I need a diagram of timing chain replacement Thank You
During most engine rebuilds, a completely new timing assembly should
be installed. If wear exists on any component, replacement of the entire
assembly is necessary. Wear in the chain, gears, or sprockets means a
timing lag, which results in poor engine performance.
The timing chain or belt is generally installed with the gears in
their correct positions. Before installing a new chain, soak it in oil.
OHC (Overhead Cam) Engines
Some OHC engines use a chain drive; others use a belt drive. Removing
the cover on some OHC engines that have timing chains is more
difficult, because the cover often fits between the oil pan and the
cylinder head. There are special procedures for replacing cam timing
components in these engines.
Before a chain repair job, perform a leakage test on non-freewheeling
engines to check for bent valves, so that an accurate repair estimate
can be made.
OHV (Overhead Valve) Pushrod Engines
On many OHV pushrod engines, the crankshaft sprocket is installed on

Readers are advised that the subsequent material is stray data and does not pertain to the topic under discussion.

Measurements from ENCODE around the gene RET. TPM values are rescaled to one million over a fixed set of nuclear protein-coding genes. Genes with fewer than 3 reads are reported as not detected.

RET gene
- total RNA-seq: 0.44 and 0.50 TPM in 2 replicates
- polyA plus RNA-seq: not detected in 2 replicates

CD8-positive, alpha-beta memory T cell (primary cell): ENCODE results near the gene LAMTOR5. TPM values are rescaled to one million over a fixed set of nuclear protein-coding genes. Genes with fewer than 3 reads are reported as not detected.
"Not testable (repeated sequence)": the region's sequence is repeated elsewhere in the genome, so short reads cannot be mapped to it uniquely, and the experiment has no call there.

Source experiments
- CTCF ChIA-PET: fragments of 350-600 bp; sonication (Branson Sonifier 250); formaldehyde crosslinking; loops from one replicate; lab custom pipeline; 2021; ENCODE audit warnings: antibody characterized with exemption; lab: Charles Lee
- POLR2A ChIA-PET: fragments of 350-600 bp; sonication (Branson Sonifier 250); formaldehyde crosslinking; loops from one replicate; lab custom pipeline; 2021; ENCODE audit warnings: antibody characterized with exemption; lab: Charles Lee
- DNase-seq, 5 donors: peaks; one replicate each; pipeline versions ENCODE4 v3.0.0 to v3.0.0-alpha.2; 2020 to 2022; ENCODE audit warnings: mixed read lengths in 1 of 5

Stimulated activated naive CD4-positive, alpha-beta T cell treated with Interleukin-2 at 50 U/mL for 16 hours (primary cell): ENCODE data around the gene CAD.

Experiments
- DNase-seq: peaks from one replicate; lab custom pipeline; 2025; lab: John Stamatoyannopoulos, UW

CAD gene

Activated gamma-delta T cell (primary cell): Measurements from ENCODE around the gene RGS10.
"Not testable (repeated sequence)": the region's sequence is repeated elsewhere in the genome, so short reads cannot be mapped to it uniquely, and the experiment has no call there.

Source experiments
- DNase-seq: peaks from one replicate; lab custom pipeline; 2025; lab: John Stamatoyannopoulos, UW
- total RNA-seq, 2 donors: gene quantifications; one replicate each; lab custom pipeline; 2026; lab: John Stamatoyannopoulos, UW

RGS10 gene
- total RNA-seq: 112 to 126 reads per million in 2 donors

the crankshaft nose and the crankshaft is rotated to position piston #1
at TDC. At this point, a mark stamped onto the crankshaft sprocket is
pointing directly upward (toward the camshaft).
The camshaft sprocket is then temporarily bolted to the cam and used
to rotate the cam until a mark stamped on the cam sprocket is pointing
directly downward (toward the crankshaft). The sprocket is then removed
from the cam (without allowing the cam to rotate).
The timing chain is looped over the cam gear, the mark on the cam
gear is positioned directly downward, and the chain is looped around the
crankshaft sprocket. When the cam sprocket is attached to the cam, the
timing marks on the crank and cam sprockets should be pointing toward
one another. NOTE THIS IS FOR 2WD 4.0
May 22, 2010 |
2005 Nissan Pathfinder